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1 Corinthians 13:1-13

You can read the text here.

Here Paul defines 'the better way,' the way of love. For Paul, love is the enactment of a disposition or inward orientation, an orientation focused outward towards others and their benefit. Whatever one does whether speaking in tongues, great deeds of faith, giving away one's money, no matter how hyperbolic,[1] if it isn't rooted in love, in other regard, it's worthless. It does not make one pleasing God, especially if its done to draw attention to oneself.

Paul then explicates what is at the heart of love. Here I will cite Thiselton's translation of the paragraph as it captures it so well:
Love waits patiently; love shows kindness. Love does not burn with envy; does not brag - is not inflated with its own importance. It does not behave with ill-mannered impropriety; it is not preoccupied with the interests of the self; does not become exasperated into pique; does not keep a reckoning up with evil. Love does not take pleasure in wrongdoing, but joyfully celebrates the truth. It never tires of support, never loses faith, never exhausts hope, never gives up.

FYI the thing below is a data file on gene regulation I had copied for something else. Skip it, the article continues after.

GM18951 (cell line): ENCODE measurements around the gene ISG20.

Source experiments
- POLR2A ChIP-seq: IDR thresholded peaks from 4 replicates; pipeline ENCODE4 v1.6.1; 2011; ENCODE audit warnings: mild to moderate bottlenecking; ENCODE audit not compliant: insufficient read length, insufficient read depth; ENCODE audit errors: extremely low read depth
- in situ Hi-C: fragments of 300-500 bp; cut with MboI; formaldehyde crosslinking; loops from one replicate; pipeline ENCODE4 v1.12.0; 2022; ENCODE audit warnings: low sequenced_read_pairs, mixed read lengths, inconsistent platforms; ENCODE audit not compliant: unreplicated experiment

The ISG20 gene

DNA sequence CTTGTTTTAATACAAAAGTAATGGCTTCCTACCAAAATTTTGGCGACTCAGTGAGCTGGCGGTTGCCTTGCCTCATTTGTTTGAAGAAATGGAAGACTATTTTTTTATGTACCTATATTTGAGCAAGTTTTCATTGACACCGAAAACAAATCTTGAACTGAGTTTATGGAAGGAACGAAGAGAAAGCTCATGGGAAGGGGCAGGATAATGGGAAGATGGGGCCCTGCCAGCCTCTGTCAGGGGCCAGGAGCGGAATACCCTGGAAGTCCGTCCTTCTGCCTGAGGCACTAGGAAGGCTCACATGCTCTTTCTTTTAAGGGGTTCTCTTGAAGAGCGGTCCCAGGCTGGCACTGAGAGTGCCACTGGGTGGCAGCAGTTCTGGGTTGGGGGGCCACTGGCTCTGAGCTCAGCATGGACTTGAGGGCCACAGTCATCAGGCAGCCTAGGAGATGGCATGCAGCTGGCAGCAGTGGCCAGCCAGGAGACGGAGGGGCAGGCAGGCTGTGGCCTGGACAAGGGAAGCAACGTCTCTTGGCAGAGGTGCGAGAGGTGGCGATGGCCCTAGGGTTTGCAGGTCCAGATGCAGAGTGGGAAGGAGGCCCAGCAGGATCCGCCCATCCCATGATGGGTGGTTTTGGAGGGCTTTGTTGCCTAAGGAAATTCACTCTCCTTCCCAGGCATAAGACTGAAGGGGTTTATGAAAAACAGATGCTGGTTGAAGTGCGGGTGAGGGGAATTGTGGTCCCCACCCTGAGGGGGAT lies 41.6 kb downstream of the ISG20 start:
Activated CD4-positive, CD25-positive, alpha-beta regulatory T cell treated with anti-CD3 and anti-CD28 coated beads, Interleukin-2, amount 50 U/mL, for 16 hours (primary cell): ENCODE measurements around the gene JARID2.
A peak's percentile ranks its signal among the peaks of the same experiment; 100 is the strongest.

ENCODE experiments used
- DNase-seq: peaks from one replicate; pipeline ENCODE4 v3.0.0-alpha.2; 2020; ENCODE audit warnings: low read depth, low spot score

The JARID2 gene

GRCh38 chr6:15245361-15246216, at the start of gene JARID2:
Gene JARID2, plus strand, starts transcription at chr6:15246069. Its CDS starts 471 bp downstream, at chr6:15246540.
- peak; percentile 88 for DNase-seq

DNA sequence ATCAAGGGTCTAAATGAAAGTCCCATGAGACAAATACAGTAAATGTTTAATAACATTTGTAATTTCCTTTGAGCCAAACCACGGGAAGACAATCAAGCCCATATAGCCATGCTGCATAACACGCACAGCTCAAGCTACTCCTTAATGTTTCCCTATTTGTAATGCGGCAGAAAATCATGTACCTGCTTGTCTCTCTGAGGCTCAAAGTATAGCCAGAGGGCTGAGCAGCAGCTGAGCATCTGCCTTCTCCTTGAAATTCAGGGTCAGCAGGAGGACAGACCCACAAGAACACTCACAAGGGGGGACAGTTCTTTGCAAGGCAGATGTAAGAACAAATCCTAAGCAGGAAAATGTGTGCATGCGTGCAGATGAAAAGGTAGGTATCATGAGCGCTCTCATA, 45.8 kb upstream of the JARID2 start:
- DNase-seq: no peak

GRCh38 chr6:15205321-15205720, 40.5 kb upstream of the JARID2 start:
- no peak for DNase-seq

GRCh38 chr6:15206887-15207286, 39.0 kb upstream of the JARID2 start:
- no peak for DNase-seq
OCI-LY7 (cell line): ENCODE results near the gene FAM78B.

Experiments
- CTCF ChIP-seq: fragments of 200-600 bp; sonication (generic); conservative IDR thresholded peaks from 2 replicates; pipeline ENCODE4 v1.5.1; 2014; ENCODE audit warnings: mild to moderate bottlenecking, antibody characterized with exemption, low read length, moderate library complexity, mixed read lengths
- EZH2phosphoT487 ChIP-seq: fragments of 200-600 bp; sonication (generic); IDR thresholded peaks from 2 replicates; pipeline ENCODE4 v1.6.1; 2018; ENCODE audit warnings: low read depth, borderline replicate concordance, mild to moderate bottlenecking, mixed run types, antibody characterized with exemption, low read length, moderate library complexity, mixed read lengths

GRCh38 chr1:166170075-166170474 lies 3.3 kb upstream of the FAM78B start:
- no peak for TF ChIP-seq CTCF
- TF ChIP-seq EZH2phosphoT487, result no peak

Compared with the standard translations, Thiselton's translation draws out the activeness of love. It's not just having a certain disposition, it's acting in an other-oriented fashion.

Love is worth pursuing because it's something that will have lasting effect, not just now, but in the age to come. The gifts of the Spirit will cease because they will no longer be needed after the return of Christ. But we will still have each other, so there will always be a need for love. Every aspect of our Christian existence is either temporary or a foretaste of what's to come. Even among the cardinal virtues of faith/faithfulness/fidelity, hope, and love, only love is supreme and will endure in a manner largely unchanged after Jesus return.

[1] Ciampa and Rosner are helpful in pointing out Paul's use of hyperbole.

[2] Thiselton and Ciampa and Rosner are on different pages on this last verse. It's worth reading both perspectives.


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